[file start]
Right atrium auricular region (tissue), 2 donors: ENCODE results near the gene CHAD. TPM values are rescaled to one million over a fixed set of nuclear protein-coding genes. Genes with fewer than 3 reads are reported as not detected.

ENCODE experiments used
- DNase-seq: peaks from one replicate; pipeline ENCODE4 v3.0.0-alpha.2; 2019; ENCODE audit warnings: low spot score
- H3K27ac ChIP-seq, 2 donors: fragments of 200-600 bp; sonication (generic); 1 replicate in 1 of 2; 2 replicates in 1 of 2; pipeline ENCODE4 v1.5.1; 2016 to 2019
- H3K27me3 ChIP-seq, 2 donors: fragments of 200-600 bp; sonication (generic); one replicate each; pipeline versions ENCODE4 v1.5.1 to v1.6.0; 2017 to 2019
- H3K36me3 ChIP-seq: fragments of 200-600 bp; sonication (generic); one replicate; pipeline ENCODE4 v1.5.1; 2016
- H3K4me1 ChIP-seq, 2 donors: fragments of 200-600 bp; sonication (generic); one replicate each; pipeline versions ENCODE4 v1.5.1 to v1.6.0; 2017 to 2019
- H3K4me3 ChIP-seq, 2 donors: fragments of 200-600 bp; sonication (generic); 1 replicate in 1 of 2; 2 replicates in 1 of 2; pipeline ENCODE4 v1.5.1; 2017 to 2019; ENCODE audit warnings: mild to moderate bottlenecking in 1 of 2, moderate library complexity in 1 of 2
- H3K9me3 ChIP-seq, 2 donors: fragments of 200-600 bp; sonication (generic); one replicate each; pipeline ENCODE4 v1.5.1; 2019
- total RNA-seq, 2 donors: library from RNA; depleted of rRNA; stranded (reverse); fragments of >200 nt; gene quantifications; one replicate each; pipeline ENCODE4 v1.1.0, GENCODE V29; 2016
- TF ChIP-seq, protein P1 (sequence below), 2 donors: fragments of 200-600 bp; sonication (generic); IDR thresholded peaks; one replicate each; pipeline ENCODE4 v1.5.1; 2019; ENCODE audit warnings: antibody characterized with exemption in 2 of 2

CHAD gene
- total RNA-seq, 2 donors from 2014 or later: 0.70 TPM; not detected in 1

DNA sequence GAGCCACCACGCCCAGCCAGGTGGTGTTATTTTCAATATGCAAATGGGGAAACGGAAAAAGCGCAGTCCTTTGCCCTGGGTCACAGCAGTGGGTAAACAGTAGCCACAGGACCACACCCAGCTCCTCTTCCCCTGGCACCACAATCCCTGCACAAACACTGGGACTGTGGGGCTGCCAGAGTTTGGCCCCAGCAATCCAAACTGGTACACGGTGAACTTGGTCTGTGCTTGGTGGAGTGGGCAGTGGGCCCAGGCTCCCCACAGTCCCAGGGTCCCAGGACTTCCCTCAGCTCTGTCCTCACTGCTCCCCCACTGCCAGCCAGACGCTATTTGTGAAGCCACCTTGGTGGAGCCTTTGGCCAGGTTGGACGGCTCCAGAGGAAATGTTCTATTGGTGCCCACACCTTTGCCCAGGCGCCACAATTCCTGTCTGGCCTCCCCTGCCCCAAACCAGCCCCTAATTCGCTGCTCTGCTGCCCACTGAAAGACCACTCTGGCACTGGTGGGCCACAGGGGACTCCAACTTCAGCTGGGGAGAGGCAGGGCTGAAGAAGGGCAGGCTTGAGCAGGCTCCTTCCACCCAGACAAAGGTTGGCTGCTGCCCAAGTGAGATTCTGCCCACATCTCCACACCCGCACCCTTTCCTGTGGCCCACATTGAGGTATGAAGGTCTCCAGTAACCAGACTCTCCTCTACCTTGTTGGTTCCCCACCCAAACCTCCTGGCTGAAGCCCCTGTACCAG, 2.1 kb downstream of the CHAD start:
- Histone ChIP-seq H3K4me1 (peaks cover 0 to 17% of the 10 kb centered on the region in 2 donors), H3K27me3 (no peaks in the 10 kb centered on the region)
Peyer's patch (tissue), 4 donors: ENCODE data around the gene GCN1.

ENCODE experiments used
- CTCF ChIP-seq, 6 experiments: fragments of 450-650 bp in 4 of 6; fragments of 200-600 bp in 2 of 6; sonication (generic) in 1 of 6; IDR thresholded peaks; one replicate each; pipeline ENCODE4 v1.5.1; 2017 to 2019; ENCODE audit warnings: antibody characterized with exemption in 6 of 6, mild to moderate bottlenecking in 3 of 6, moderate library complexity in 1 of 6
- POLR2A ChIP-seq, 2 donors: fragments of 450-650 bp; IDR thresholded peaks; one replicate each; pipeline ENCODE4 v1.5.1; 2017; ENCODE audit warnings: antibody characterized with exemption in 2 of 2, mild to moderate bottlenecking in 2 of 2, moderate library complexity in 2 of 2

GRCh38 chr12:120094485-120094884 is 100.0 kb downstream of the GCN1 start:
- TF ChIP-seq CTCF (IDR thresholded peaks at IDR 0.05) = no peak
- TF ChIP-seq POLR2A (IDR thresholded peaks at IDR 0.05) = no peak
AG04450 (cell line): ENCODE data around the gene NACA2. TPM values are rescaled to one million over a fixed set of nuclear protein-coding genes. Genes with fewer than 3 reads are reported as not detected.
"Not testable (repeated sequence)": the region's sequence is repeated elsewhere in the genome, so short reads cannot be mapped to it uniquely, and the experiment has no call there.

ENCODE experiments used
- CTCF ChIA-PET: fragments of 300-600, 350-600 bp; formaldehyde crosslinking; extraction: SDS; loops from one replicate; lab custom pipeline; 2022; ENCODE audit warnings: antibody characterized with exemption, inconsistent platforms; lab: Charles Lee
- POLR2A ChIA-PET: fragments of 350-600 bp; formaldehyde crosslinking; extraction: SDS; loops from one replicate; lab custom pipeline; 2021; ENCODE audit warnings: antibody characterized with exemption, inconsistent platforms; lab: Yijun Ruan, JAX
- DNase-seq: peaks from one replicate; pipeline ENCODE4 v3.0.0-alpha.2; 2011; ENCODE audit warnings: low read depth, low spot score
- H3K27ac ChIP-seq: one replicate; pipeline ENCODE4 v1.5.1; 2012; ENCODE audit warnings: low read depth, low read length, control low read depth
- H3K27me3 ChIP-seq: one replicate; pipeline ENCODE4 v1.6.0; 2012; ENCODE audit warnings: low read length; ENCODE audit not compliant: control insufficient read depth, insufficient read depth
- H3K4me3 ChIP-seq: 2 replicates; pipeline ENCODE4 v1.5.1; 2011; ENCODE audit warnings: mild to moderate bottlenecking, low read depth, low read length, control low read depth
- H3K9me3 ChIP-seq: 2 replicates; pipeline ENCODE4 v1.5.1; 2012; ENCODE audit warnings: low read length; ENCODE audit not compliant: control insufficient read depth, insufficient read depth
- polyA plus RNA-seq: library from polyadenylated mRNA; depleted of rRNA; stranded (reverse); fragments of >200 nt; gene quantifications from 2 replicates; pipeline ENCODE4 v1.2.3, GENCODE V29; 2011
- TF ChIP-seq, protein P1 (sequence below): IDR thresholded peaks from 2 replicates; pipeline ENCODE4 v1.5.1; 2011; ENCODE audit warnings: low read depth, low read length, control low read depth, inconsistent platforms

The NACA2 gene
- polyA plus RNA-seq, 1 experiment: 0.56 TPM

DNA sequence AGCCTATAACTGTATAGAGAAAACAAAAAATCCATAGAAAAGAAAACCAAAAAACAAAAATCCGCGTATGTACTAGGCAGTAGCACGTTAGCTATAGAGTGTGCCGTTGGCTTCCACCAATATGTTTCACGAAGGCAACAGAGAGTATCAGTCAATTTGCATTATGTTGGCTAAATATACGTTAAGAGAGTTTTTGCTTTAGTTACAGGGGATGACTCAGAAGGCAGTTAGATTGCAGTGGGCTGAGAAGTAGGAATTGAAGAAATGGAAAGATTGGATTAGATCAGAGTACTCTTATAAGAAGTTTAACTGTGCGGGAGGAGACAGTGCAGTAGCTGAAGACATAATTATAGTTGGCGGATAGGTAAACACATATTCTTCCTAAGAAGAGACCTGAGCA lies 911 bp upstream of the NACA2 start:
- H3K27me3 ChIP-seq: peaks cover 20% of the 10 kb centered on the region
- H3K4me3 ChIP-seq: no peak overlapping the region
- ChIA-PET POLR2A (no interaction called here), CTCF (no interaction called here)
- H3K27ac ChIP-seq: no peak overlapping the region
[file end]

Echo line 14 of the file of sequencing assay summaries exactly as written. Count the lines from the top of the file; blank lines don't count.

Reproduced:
DNA sequence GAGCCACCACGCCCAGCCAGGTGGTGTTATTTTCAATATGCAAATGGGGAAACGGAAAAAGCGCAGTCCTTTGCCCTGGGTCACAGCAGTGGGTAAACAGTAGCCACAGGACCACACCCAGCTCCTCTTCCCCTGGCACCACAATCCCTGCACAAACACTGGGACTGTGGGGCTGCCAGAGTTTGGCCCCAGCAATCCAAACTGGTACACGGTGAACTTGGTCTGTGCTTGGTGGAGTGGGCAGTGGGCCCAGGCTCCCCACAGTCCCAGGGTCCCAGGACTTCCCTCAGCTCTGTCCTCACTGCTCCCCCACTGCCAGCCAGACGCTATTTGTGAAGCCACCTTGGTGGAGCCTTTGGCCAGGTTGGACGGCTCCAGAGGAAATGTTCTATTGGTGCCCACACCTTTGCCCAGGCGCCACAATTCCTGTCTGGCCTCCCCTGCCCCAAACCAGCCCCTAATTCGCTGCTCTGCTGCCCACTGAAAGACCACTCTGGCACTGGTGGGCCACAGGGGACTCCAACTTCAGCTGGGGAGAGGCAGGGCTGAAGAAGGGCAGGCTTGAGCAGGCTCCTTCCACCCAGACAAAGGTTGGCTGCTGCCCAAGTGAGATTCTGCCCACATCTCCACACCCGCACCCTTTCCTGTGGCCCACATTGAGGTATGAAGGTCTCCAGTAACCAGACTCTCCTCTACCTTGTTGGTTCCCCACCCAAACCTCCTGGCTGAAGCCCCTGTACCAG, 2.1 kb downstream of the CHAD start: